A small economy car that competes with the Beetle
Who remembers NSU? His ultimate downfall feat is called Ro 80: Ro rotary. NSU is truly the first car brand to incorporate a rotary piston engine.
After ceasing automobile production in 1929, NSU became the first world leader in motorcycle production in the 1950s. By the 1950s, the motorcycle market was running out of steam, and the automotive industry seemed to have a bright future.
In 1957, NSU revived the automotive industry with a small two-door: the Prinz.
The first Prinz is a small four-seater saloon that borrows its motorization from motorcycle technology: an air-cooled 600 cc two-cylinder engine developing 20 horsepower, mated to a non-synchromesh four-speed gearbox.
Light (510 kg), efficient enough to reach 100 lm/h. It is quality, reliable and economical. The customer was offered a real car for the price of a minicar (BMW Isetta, Messerchmitt Kr 200, etc.).
A sign of a successful turnaround, NSU sold 95,000 cars between 1957 and 1962.
NDU is already thinking about the future. Prinz 4 at the Frankfurt Motor Show in 1961e name is presented. It’s obviously bigger to accommodate passengers better, and the Klaus Lüthe-designed body makes it a miniature Chevrolet Corvair. At 3.40m long, it still has two doors, but its lines are attractive, placing it as one of the most beautiful models of the era.
For mechanics, the Prinz 4 is always based on a two-cylinder engine with 600 cm³ and 30 hp. The suspension is independent and disc brakes are available as an option on the front axle. It directly competes with the Beetle 1200 with a top speed of 116 km/h!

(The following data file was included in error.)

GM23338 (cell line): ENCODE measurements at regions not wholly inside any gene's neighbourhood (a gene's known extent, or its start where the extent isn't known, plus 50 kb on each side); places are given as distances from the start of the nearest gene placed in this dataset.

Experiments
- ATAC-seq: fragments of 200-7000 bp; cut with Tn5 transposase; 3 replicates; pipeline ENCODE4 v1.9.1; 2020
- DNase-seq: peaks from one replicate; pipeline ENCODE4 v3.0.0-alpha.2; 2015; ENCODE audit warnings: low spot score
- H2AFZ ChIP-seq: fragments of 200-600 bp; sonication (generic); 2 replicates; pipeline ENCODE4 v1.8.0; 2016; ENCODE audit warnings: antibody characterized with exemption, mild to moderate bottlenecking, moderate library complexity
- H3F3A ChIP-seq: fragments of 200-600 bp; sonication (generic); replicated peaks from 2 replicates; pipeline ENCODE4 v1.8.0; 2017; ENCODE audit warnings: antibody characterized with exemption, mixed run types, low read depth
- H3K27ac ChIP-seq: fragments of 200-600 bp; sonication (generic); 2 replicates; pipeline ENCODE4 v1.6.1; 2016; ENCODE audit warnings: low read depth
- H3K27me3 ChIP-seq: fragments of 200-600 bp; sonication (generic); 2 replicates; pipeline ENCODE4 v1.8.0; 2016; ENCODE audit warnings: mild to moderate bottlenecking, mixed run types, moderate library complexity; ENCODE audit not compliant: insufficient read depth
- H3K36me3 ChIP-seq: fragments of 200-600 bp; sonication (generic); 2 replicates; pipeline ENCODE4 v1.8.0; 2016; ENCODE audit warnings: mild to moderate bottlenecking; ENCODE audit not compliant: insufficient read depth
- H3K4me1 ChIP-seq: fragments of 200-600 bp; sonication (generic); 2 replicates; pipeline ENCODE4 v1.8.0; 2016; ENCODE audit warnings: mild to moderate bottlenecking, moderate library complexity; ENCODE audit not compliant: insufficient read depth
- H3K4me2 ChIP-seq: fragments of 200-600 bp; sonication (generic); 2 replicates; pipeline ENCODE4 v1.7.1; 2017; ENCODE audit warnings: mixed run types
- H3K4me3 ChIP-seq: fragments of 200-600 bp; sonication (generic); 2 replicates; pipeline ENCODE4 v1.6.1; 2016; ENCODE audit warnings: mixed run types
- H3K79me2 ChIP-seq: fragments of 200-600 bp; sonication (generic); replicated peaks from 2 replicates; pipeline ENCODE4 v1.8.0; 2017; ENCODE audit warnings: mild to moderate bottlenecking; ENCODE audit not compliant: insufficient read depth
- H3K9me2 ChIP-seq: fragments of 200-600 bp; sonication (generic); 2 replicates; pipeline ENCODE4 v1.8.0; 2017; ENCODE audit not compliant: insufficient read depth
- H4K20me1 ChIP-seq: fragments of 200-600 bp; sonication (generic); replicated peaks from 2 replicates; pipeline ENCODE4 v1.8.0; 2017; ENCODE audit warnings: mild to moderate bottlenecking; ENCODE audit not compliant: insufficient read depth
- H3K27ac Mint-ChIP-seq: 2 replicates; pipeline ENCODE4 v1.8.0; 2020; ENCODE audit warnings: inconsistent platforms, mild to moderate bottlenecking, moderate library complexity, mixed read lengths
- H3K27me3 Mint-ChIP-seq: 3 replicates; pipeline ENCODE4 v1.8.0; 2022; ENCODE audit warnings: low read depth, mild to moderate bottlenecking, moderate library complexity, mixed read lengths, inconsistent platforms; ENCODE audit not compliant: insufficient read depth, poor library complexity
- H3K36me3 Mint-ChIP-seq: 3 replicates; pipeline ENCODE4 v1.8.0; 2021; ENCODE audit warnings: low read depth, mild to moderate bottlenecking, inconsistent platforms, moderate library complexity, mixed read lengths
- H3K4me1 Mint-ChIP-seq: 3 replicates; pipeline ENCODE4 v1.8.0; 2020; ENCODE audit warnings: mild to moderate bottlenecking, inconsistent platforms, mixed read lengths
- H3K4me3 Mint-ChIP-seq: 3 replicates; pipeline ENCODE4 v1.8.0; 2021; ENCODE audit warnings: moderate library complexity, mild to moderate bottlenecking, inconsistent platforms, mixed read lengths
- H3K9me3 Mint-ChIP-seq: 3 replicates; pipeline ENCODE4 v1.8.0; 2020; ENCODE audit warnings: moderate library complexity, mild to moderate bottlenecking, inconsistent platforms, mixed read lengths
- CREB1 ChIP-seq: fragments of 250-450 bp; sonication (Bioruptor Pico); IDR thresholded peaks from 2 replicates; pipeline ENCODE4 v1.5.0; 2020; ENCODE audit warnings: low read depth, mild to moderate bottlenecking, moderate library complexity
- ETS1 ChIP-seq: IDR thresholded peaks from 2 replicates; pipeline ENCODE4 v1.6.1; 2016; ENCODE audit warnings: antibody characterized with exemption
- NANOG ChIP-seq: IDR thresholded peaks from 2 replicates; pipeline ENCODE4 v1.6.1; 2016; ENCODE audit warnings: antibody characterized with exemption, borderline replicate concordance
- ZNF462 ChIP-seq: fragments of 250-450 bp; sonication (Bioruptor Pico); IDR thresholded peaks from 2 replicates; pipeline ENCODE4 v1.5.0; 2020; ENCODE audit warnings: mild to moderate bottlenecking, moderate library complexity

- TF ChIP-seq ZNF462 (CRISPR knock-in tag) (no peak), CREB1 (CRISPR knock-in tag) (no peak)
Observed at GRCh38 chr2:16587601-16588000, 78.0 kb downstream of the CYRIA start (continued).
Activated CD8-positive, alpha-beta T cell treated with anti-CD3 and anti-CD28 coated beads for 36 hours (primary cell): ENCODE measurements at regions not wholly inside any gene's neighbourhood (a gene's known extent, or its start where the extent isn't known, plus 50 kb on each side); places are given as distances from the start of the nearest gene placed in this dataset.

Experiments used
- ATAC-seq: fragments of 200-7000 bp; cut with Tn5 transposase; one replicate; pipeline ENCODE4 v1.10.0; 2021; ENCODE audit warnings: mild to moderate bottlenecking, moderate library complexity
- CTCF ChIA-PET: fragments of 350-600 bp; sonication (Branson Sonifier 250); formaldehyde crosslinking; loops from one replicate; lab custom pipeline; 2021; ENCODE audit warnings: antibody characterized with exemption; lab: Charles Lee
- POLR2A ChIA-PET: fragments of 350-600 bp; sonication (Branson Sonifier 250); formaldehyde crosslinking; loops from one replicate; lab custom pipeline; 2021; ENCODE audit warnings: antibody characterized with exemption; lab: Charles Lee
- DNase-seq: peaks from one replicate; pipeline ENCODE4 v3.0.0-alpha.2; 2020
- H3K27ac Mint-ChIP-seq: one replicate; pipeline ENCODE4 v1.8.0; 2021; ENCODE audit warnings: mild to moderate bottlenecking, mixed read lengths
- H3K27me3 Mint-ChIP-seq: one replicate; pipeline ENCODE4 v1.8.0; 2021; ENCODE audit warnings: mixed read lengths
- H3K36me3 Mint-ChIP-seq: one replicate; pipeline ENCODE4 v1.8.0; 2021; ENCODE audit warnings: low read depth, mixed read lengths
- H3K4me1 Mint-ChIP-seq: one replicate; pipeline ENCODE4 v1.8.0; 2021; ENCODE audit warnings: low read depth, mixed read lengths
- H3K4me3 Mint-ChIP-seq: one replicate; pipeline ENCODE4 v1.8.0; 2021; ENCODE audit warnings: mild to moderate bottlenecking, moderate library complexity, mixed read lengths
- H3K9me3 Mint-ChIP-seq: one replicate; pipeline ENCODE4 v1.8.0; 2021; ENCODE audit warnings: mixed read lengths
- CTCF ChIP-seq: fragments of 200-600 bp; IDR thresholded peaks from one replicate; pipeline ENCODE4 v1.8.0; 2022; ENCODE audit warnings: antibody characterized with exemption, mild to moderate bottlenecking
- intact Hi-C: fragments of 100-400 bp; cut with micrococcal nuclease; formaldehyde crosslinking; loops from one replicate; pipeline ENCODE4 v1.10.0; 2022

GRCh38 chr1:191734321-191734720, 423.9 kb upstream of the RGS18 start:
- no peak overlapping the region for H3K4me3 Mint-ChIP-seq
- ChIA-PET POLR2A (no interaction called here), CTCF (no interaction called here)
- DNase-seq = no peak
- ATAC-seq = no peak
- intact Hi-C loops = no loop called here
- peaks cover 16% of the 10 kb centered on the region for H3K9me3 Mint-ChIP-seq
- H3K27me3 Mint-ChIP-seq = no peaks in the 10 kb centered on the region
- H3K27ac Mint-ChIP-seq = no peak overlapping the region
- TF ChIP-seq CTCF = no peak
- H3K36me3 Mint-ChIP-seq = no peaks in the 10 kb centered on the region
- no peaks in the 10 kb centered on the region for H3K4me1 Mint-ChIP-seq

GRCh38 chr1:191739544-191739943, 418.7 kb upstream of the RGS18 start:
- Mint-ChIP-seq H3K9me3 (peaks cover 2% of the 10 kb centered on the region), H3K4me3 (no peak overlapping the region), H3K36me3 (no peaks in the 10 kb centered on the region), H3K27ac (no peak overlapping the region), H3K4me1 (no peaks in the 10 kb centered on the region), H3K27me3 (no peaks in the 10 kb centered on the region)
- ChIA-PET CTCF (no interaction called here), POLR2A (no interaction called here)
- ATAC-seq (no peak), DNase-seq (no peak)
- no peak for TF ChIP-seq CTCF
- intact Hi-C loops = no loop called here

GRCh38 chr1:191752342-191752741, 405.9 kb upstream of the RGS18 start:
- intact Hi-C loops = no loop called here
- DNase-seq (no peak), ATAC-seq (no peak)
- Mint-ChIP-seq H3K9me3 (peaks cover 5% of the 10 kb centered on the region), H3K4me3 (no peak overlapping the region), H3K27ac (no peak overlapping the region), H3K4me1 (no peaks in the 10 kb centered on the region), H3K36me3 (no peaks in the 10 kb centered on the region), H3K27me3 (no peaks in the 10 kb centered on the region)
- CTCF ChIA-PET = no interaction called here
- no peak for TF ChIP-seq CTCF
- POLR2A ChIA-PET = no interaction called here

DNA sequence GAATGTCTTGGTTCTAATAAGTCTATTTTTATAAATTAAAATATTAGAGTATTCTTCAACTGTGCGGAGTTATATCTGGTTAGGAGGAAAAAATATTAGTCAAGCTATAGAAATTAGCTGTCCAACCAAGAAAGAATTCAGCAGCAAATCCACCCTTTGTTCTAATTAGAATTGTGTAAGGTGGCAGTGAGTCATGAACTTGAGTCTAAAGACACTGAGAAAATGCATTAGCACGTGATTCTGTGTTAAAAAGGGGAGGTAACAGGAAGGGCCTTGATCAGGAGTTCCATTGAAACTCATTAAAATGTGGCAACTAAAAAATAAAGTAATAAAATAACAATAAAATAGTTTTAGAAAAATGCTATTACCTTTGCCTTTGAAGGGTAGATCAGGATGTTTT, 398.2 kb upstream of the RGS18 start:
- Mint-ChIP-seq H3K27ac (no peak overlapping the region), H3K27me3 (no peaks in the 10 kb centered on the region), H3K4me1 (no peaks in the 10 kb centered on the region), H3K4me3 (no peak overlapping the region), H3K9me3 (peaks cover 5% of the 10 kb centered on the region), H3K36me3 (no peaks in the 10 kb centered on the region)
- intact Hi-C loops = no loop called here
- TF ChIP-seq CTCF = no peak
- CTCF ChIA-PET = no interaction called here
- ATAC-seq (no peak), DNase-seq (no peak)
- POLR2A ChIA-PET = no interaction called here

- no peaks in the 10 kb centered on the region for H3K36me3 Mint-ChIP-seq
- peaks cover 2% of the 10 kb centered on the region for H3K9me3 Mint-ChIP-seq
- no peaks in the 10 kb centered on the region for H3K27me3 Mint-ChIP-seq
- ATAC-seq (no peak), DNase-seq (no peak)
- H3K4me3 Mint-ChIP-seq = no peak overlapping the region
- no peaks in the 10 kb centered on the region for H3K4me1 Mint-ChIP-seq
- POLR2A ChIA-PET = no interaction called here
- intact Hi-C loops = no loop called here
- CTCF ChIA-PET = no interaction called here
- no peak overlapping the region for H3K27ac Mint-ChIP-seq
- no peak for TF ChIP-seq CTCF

Since 1963, NSU has developed a larger and more welcoming 1000. The 1000 moves to a 996 cc 4-cylinder aluminum engine with 43 hp. True to its approach, NSU keeps the air cool. Unlike the Renault 8 and 10, where the engine is longitudinal, the engine is transverse.
A more luxurious version of the 1000, the 1000 L, was very well equipped for its time: individually adjustable front seats with three-position backrest adjustment, fresh air supply independent of heating, windshield washer, electric clock and optional rear Prinzair air suspension.
Prinz for sports
In 1965, the Neckarsulm brand introduced the sports version of the 1000, the 1000 TT. The TT is named after the Tourist Trophy, a British motorcycle race held on the Isle of Man, where NSU monopolized victories.
The TT is known for its dual circular headlights instead of oval ones. The engine increases to 1085 cm³, and the power increases to 55 hp, which allows to reach 150 km/h, considering the light weight of the Prinz. Reliable and light, its rear engine makes it particularly comfortable with a light front axle that compares to the R8.
But NSU does not want to stop there and prepares a rally bomb: TTS.
Recognition through competition
In 1967, the TT grew to 1200 cm³ and 65 hp: the TTS was created for motor racing. It is equipped with the smaller engine of the TTS 1000 to be able to compete in the 1000 cc class.
A special camshaft, increased compression, an oil cooler and a two-barrel Solex carburetor produce 70 horsepower and a top speed of 160 km/h. Race preparation allows it to reach 80 hp and 180 km/h, resulting in numerous class victories in international races.
Note that this year marks the disappearance of the Prinz in 1967: the cars are now called NSU TT and TTS.
In 1969, NSU – on the verge of dissolution after the failure of the Ro 80 and K70 – was bought by Audi, which took over ongoing research to be shared with Volkswagen.
The TT and TTS continued their careers until production ceased in July 1972: around 50,000 TTs were sold with the 1.2 liter engine and 14,292 TTs with the smaller 1,000cc. Between 1968 and 1970, 70% of production was exported to Italy, which loved these very reliable small cars.
In total, 625,000 NSU Prinz will be registered over 12 years of production.